14-year-old accused of threatening students in Tumwater released from juvenile jail

Staff writerDecember 31, 2013 

A 14-year-old Black Hills High School student who is accused of threatening to shoot students at the school posted $100,000 bail and was released from juvenile jail Tuesday.

The 14-year-old is charged in juvenile court with one count of felony harassment for allegedly telling a friend that he wanted to shoot students at the school, and two counts of unlawful possession of a firearm. He pleaded not guilty to the charges in court on Monday.

As a condition of the boy's release from jail, he must wear a global positioning satellite device at all times, to monitor his location, Thurston County Juvenile Court Commissioner Indu Thomas ordered.

Tumwater police arrested the 14-year-old at his Tumwater home on Dec. 16, after police found guns, ammunition, possible gunpowder and fireworks in his bedroom. Police were acting on an earlier tip from a friend and fellow student of the boy, who said he wanted to shoot students at the school, then kill himself.

Deputy Prosecuting Attorney Wayne Graham has said 14-year-old had done internet research on school shootings and had expressed a "fascination with Columbine."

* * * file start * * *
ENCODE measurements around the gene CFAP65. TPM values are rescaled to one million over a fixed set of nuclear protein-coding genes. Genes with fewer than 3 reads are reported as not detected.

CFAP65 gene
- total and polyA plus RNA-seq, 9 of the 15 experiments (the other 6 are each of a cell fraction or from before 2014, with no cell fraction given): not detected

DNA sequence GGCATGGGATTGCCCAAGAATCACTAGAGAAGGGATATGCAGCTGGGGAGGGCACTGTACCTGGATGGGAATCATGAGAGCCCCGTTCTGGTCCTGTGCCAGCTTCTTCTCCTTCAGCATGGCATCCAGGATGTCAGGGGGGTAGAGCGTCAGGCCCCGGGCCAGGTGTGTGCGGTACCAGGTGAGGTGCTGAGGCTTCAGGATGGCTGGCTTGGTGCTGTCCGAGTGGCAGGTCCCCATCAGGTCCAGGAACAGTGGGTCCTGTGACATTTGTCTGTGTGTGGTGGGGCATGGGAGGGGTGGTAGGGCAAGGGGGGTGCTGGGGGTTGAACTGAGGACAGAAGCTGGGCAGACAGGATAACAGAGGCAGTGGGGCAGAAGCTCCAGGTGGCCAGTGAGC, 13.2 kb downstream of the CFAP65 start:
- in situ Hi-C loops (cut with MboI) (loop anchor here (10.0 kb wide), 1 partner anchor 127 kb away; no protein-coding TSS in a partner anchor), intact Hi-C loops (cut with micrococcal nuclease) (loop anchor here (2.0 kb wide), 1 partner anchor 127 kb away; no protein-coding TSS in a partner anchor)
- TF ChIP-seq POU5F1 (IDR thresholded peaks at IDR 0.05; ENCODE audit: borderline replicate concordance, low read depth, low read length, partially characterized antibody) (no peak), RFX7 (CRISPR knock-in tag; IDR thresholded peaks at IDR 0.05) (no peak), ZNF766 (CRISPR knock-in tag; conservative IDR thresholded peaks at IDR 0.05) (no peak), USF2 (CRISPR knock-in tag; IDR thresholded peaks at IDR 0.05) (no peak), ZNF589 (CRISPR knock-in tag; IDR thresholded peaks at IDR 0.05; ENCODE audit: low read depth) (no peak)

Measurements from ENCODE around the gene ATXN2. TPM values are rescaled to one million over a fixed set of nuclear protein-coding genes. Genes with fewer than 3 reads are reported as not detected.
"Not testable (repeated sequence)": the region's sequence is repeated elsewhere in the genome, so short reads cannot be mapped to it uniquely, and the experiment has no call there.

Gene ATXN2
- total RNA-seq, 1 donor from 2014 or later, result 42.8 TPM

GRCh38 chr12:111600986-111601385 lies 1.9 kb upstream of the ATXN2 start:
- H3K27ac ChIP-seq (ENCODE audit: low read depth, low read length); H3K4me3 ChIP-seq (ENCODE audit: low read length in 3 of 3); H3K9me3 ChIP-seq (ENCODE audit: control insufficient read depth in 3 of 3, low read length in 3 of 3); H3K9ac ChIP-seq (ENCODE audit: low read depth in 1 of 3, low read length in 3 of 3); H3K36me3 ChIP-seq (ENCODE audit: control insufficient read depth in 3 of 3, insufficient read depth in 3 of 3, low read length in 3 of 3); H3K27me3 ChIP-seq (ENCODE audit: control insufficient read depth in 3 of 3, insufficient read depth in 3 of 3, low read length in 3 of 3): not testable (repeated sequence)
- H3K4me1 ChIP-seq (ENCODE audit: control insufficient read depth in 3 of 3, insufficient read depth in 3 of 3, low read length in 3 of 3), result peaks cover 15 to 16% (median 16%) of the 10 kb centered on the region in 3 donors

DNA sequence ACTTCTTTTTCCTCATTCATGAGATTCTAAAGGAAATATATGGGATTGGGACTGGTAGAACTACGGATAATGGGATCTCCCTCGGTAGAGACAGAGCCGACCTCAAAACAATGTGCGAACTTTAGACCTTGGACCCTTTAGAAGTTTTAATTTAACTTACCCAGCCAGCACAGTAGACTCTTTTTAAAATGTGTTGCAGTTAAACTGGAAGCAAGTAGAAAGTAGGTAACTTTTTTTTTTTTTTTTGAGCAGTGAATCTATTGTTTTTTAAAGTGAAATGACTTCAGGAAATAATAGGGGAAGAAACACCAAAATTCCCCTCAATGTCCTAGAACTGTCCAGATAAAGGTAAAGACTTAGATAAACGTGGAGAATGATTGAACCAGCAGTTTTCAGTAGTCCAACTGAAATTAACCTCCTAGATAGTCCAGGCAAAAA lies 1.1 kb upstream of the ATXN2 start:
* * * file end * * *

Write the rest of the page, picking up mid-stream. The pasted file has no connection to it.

The boy's family has said in court that the 14-year-old is not dangerous, and police are blowing the situation out of proportion. The 14-year-old has no prior criminal record of any kind.

Thomas also ordered that the boy cannot travel within 1,000 feet of either Black Hills High School or Tumwater High School. He cannot have contact with any of the parties that reported his alleged threats to law enforcement, or with any current students at Black Hills High School.

Lastly, Thomas ordered that law enforcement be allowed to perform a "sweep" of the boy's Tumwater Hills home, to ensure there he has no access to any firearms. The boy's mother has previously assured the court that all firearms in the home have been removed, but Thomas agreed to a prosecutor's request for the sweep as an added precaution.

The boy's attorney Josh Sneva, asked Thomas if they could meet for a hearing on Jan. 8 to decide on how he can continue his schooling. The Tumwater School District put him on an emergency expulsion after his arrest. Sneva said options for the boy's continuing education include home schooling.

Thomas agreed to have another hearing on Jan. 8 to discuss how the boy can continue his education.


Jeremy Pawloski: 360-754-5445 jpawloski@theolympian.com

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